Shortly thereafter Silver was named official Manhattan distributor for Overland and took over the automaker’s Manhattan, Brooklyn and Newark branches. In early 1913 Silver formed one of the nation’s first auto finance companies, the Overland Part Payment Company.

The January 5, 1913 New York Times reported:

“C.T. Silver, the Overland agent In New York, has evolved a scheme to aid those desire to purchase cars on the part-payment system. The customer pays half of the catalogue price in cash, and 10 per cent is added to the remained, which is then paid off in six monthly installments. The purchased is required to maintain insurance on the car, the title to which remains with the company until the final payment.”

On January 16, 1913 the New York Times announced that:

“The Cross & Brown Company has leased the two four-story buildings, 1601 Broadway and 213 and 215 West Forty-eighth Street, to the C.T. Silver Motor Company.”

Silver must have been an extraordinary salesman as within the year he had made a deal with the PeerlessMotor Car Company of Cleveland, Ohio to take over its New York City branch. The December, 28, 1913 New York Times announced:

“After January 1, Peerless cars will be handled in this territory by the C.T. Silver Motor Company, distributors here of the Willys-Overland product, which it will handle as well. The organization will take up its quarters in the Peerless building on Broadway, just above Fifth-sixth Street.”

The Peerless and adjoining A.T. Demarest buildings were designed by the famous New York architect, Francis H. Kimball and constructed in 1909 in collaboration with consulting engineers Purdy & Henderson and George A. Fuller Co., builders. Located at the southeast corner of Broadway and 57th Street, the architecturally harmonious 9-story structures remain standing today and are listed on the National Register of Historic Buildings. The L-shaped Peerless building included a Broadway showroom and a 57ths Street service entrance.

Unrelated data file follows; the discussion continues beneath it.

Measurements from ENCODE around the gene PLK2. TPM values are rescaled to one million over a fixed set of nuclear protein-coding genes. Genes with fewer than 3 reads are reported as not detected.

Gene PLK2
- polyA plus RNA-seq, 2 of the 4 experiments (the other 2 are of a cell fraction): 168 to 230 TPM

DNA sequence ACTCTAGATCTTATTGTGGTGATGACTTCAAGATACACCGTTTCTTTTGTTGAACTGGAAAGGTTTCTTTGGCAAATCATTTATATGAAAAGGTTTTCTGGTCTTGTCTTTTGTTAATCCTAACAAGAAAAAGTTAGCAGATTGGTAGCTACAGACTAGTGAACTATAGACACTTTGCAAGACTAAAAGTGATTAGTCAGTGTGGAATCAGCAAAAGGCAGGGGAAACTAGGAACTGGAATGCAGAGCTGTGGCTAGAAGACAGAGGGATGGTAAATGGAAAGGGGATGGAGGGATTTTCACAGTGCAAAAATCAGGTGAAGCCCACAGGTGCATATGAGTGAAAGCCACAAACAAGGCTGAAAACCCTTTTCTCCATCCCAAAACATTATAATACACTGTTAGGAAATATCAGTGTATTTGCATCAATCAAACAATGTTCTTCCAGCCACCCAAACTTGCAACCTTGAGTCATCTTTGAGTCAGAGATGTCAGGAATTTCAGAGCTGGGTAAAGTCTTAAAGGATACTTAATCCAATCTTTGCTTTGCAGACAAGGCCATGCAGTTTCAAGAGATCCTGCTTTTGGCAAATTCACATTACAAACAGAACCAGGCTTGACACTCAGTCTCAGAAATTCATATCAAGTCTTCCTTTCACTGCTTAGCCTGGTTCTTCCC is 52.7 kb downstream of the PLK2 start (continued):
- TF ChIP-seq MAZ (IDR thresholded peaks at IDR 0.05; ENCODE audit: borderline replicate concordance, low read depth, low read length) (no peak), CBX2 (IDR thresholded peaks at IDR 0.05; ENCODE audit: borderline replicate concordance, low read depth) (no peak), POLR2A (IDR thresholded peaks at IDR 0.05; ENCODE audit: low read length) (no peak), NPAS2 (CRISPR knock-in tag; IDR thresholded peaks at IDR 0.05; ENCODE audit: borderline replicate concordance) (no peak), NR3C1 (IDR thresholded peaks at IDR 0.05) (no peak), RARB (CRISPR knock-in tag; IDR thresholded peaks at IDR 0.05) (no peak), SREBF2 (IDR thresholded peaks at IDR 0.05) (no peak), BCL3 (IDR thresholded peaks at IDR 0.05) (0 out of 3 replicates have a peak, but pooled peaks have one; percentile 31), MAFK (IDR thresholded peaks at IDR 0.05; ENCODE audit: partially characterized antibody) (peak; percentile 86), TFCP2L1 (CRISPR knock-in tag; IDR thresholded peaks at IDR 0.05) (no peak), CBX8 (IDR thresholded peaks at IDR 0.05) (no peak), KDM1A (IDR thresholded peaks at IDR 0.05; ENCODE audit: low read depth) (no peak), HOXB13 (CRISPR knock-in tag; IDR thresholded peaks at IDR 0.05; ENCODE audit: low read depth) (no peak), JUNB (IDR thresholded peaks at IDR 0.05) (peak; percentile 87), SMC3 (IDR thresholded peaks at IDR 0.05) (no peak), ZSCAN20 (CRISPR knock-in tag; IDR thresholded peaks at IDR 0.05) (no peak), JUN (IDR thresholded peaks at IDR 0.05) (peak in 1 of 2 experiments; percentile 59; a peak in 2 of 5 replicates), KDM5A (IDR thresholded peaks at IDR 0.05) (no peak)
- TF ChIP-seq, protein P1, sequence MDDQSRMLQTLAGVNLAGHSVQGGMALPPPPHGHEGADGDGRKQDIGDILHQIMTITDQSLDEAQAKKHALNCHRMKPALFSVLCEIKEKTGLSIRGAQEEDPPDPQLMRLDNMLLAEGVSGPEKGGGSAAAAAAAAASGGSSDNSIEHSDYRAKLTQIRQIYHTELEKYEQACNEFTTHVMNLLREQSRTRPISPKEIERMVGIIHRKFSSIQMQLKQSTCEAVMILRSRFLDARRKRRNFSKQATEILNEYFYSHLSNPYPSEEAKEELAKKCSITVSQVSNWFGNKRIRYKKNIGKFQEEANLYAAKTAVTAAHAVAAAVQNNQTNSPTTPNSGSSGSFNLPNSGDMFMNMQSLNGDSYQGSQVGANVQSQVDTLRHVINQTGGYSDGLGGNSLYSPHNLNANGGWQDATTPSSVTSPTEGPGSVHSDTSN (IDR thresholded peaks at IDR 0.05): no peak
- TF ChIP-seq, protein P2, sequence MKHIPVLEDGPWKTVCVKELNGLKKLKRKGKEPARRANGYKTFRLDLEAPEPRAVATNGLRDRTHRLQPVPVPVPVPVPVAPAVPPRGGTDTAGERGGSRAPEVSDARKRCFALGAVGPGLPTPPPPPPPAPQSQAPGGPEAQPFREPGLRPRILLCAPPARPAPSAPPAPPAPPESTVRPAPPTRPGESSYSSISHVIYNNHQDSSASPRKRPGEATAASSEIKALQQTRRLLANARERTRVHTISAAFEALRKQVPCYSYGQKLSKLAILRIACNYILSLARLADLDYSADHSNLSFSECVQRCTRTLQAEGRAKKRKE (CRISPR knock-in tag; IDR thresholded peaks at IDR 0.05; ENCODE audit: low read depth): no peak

The January 4, 1914 issue of The Automobile explained their rational for giving Silver their Manhattan operation:

“Peerless Has Adopted New Selling Plan
Syndicate Now Handles High Grade Product in New York and Chicago.
Cuts Overhead Expense
Step Follows Improvements and Added Cost in Building of Car.

“Expectations of a change in policy by the Peerless Motor Car Company as a result of the entrance into the business of men who have been extremely successful in another field have been realized by the adoption of syndicate selling for New York and Chicago.

‘”It is our aim in taking this step to readjust the proportion between car selling and manufacturing expense in Peerless cars,’ said E. J. Kulas, general manager of sales of the Peerless Motor Car Company. ‘We have found that selling expense generally in the high-grade motor car business has been too high. And so far as the Peerless Motor Car Company is concerned we are going to correct that condition if we can.’

“Sales Are Limited.

“Because of its high quality and necessarily high price the sales of Peerless cars are naturally somewhat limited. When the cost of operating and maintaining a large sales and service building in a desirable location falls only on those sales it is a very considerable item. But if many other cars are sold with the same equipment the overhead cost is much reduced.

“This new arrangement will enable the buyer to select from a larger stock of automobiles the one most desirable for his purpose, as each of these companies will carry gasoline cars of lower price, and the Chicago house also has a line of electrics. It is well known that the dealers’ margin of profit on automobiles is lower than what would be considered fair in any other retail business.